KNOXVILLE, Tenn. — Coach Butch Jones opens his fifth spring football session at Tennessee today having returned the Vols to the Top 25 ranks after taking over a struggling program on Dec. 7, 2012.
Tennessee is coming off consecutive 9-4 seasons, and the program has won three straight bowl games for the first time since Peyton Manning was quarterbacking the Vols in the mid-1990s.
So why isn’t everyone in Knoxville smiling?
Because Tennessee is looking for its first SEC East Division crown and SEC championship game appearance since 2007, when first-ballot College Football Hall of Fame coach Phillip Fulmer was running the show.
Lane Kiffin failed miserably in his only season in Knoxville, going 7-6 and committing violations that led to the program being on probation through 2014 and dealing with recruiting sanctions that continue to affect the roster.
Derek Dooley followed Kiffin and couldn’t get things turned around in his three seasons, failing to reach the postseason while going 1-14 against SEC teams in the two years before Jones took over.
That has led to a lot of pent-up frustration and fallout that Jones has had to deal with.
Tennessee football on-field performance
SEC standing: 3rd over the past two seasons
Only Alabama and Florida have won more games than Tennessee over the past two seasons, and there’s not another team in the league that can match the Vols’ 3-game active bowl win streak.
Tennessee scored one of the SEC’s better out-of-conference wins during the regular season last year, beating ACC Coastal Division champ Virginia Tech by a 45-24 count in the “Battle at Bristol.”
The largest crowd to ever attend a football game saw the Vols live up to their preseason hype before injuries and attrition would take a toll in October and November.
Tennessee football recruiting
SEC standing: Near the top
2017 rank: 7th
Tennessee landed ESPN’s No. 1-ranked recruit in the 2017 class, offensive tackle Trey Smith.
It was a tough get for Jones, as Smith grew up an Alabama fan, and his hometown of Jackson, Tenn., is actually closer to Tuscaloosa (227 miles) than Knoxville (307 miles).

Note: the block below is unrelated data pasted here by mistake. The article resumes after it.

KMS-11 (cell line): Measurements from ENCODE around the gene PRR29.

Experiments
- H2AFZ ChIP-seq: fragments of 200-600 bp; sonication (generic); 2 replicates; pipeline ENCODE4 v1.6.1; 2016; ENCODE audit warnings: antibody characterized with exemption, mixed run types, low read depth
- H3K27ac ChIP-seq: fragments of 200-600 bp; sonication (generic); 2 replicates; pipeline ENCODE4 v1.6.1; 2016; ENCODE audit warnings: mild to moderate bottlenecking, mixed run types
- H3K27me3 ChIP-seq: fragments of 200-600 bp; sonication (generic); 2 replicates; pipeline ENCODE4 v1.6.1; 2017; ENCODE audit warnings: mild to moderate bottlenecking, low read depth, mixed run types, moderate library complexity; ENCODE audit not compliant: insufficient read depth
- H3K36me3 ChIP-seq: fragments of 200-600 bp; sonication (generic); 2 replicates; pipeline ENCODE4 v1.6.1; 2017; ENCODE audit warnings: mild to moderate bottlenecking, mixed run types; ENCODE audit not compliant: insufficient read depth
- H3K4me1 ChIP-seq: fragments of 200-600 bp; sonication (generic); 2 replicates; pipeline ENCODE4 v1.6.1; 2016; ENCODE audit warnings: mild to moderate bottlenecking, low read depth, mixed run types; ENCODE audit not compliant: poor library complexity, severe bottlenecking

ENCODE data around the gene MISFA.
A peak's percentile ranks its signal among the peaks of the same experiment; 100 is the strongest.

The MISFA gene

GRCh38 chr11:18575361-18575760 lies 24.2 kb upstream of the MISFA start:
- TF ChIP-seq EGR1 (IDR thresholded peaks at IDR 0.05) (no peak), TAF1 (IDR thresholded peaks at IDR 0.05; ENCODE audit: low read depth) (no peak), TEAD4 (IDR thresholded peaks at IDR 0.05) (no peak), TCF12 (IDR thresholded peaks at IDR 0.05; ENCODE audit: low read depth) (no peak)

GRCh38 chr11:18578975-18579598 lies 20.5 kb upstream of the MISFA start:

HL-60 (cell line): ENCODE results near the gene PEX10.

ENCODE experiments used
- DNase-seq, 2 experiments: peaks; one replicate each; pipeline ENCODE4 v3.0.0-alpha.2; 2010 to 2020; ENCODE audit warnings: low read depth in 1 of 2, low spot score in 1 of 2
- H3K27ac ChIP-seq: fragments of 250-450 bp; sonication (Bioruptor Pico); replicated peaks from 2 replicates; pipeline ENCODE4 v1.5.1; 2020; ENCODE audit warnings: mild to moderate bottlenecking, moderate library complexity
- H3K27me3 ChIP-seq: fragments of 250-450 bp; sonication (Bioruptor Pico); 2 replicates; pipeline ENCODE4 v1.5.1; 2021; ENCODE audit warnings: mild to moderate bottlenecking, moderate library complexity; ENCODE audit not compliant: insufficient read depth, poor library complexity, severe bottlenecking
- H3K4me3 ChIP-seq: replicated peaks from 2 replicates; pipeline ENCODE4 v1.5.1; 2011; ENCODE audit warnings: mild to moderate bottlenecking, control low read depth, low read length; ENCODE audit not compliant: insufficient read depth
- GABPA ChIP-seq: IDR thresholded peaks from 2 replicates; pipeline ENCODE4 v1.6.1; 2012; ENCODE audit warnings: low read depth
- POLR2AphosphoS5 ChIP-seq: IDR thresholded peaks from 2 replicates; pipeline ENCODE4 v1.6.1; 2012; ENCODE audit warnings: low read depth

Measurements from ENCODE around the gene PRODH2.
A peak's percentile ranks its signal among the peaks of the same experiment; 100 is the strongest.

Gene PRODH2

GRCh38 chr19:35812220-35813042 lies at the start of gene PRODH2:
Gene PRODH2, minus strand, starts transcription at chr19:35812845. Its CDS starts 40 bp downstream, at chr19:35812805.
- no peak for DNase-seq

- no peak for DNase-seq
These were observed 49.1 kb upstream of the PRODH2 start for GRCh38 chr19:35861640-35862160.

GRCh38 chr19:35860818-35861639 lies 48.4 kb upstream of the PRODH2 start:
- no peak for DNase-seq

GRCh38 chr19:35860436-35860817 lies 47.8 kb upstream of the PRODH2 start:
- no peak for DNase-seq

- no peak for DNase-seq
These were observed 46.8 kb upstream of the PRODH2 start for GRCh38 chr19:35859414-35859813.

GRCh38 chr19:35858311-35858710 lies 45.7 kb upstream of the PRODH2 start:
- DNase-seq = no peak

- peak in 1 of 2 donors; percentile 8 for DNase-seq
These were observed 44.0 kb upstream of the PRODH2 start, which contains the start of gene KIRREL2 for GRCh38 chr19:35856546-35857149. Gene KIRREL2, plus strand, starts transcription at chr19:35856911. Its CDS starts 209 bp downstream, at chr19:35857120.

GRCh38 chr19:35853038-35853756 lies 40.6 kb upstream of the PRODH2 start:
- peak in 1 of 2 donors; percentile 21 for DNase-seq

The Vols also landed the state’s No. 5-ranked recruit (tailback Ty Chandler) and the nation’s No. 6 safety (Maleik Gray).
Two local prospects, however, were lured to national champion Clemson.
Receiver Amari Rodgers is the son of 1998 Vols national championship QB Tee Martin, while receiver Tee Higgins, from nearby Oak Ridge, also picked the Tigers despite Tennessee’s desperate need for impact players at the position.
Tennessee football player development
SEC standing: 6th in the SEC
Tennessee had six players invited to the NFL combine this season, which ranked sixth-best in the SEC.
If five SEC teams had more players invited to the NFL combine, why were the Vols picked to win the East Division, some wondered.
To boot, two of those players — linebacker Jalen Reeves-Maybin and cornerback Cam Sutton — missed the crux of the season for Tennessee with injuries.
Josh Dobbs blossomed from a Georgia high school quarterback with only two other SEC offers — Arkansas and Mississippi State — to a Senior Bowl invitee and NFL prospect.
Tennessee took in a player in Alvin Kamara who could not last in Alabama’s program and went through the junior college ranks, and developed Kamara into a multipurpose threat out of the backfield.
Tennessee football facilities
SEC standing: At or near the top of the SEC
Elite facilities have been part of Tennessee’s athletics recruiting strategy since Bob Woodruff took over as athletic director in the early 1960s (through 1985).
New athletic director John Currie will oversee the first phase of yet another renovation of historic Neyland Stadium, a project expected to cost more than $100 million.
Tennessee’s indoor facility and 22,000-square foot, multi-level weight room are also among the best in the nation.
Tennessee football coaching
SEC standing: At or near the top of the SEC
Jones has won as many or more games from one regular season to the next at each of his three FBS stops over the past 10 years.
Tennessee fans are anxious for another SEC East Division title, but the Vols are now back to recruiting to a Top 25 program, and top prospects like the idea of seeing coaching stability in Knoxville like there hasn’t been since Fulmer was at the helm.
Jones impressed the program’s major boosters by landing elite assistant coaches each of the past two seasons in the form of defensive coordinator Bob Shoop and new defensive line coach Brady Hoke.
Last year’s offense set a school record for points and touchdowns in a single season.